It happens sometimes that you download a video clip from the internet and have trouble playing that video file on your computer. This problem is most of the time codec related provided that the download completed successfully.
You may for instance notice that the video does not play at all, or that the screen stays black when you play the video, or that you cannot hear audio but see the video just fine.
One solution, which is not perfect, is to install a codec pack and hope that the codec that is needed for playback is included in that pack.
A drawback is that you install many codecs that you do not need on your system. Sometimes, they may override other codecs that you have installed as a side-effect and may introduce issues as a consequence; most users probably would prefer a solution that points them to the right codec or right player instead to play the file.
A better approach is to scan the media file to find out which codecs have been used to encode the file. One freeware that is able to do this is Media Info.
Media Info loads the media file and scans it for codecs that are needed to play the file. It displays extensive information about audio and video streams, the bitrate used to encode the movie and the names of the codec(s).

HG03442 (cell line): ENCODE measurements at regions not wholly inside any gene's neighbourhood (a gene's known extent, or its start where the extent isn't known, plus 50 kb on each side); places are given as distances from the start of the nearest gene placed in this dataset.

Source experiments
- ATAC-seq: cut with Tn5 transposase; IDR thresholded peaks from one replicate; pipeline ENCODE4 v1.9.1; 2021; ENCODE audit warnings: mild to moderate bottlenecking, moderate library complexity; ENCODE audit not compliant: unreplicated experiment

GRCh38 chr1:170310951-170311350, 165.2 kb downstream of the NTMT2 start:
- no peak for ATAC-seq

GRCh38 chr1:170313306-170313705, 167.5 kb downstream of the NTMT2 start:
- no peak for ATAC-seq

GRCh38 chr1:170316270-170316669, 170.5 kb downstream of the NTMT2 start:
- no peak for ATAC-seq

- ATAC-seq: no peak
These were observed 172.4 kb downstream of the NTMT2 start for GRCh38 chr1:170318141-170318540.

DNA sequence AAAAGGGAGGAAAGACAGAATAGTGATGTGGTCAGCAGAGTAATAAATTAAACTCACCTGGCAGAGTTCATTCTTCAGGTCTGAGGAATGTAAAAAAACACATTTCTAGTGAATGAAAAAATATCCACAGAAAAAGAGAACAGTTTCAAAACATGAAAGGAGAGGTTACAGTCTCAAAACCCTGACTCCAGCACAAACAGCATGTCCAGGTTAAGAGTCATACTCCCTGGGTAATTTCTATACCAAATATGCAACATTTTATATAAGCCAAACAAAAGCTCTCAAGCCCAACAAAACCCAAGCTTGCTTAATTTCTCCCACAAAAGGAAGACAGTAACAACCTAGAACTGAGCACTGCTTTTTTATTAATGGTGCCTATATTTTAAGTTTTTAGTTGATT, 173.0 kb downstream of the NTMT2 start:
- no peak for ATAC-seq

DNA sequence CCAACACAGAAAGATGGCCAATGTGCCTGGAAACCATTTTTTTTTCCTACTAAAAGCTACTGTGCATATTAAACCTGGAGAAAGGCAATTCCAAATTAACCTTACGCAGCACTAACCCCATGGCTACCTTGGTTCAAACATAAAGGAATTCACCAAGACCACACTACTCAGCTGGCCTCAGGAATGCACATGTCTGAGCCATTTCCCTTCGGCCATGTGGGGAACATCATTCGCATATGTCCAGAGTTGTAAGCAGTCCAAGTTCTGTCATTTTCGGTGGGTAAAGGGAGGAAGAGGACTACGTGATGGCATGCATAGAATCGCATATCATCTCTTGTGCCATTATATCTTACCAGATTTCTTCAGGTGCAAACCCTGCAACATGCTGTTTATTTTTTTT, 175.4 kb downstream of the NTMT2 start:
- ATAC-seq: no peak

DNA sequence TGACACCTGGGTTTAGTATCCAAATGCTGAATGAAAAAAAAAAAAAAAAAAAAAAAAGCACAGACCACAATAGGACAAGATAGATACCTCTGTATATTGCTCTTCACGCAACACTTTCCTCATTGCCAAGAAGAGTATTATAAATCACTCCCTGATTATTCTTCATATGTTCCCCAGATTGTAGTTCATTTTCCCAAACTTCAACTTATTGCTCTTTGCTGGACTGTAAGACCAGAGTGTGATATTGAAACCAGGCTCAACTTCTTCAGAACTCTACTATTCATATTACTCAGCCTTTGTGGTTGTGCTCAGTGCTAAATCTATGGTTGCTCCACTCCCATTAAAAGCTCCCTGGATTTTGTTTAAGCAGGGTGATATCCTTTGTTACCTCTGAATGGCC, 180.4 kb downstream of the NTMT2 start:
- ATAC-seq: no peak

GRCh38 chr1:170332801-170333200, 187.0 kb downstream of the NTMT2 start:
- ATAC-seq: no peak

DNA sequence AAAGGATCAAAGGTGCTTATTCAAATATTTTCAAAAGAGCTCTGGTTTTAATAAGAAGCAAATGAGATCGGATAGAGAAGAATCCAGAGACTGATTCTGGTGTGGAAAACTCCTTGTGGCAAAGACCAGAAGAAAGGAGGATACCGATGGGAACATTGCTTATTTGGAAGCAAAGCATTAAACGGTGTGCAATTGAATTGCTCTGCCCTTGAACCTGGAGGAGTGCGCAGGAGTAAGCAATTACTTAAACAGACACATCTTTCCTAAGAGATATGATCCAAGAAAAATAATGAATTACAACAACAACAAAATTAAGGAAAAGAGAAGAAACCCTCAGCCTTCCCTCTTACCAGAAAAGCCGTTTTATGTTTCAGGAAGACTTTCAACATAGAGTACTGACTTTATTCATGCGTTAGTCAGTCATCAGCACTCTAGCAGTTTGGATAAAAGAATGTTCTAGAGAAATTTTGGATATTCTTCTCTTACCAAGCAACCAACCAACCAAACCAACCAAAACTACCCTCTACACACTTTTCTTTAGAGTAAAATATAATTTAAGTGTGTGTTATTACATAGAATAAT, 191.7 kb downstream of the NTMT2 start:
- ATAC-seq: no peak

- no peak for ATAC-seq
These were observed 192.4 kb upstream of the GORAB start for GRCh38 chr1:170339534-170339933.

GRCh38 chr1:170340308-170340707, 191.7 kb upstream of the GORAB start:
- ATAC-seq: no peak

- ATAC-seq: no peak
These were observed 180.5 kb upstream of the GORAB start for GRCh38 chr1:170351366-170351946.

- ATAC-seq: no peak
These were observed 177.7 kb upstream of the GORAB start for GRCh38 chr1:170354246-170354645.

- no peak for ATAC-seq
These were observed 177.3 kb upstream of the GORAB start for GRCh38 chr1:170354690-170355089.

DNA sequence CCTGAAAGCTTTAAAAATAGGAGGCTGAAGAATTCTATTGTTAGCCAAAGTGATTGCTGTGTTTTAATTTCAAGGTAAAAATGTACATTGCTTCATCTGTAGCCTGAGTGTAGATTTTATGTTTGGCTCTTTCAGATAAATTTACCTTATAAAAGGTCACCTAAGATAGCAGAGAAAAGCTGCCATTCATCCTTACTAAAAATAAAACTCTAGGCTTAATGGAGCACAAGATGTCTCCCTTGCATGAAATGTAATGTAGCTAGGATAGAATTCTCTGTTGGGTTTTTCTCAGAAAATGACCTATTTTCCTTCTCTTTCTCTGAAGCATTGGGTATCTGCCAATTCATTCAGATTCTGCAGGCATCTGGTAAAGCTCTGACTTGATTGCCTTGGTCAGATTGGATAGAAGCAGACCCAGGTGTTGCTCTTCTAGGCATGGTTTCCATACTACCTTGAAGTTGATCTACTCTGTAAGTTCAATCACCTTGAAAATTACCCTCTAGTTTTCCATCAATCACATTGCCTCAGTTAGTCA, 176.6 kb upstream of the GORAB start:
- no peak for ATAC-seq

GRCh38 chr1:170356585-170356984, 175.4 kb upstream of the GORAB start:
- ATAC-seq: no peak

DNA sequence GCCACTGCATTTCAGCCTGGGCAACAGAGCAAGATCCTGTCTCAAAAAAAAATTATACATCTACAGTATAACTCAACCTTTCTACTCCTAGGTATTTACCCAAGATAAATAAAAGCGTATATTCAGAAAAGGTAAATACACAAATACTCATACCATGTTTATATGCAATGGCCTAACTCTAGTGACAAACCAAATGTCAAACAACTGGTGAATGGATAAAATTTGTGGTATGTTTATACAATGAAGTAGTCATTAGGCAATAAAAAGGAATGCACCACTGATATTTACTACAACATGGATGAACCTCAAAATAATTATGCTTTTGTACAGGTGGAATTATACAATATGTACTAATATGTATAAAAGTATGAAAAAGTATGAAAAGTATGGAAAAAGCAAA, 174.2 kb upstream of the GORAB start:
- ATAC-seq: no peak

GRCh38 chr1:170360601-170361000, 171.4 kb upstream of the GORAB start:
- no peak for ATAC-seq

What I particularly like about the program is that it displays two links in its interface after the analysis. The first links to the official codec website where you can download it to your system to install and use it. The second links to a video player download that you can use to play the file directly and without codec installation.
All you need to do is to point the program to a video file on your computer, to get information about the codecs needed to play it on the computer. Media Info links directly to players that can play back the selected video file, and to the video codec so that you can download either to add support to your operating system.
The program can detect many different video formats, from mkv and ogg to subtitle formats and audio codecs. It is a useful program if you come upon a video file that you can't play on your system.Advertisement
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Ghacks is a technology news blog that was founded in 2005 by Martin Brinkmann. It has since then become one of the most popular tech news sites on the Internet with five authors and regular contributions from freelance writers.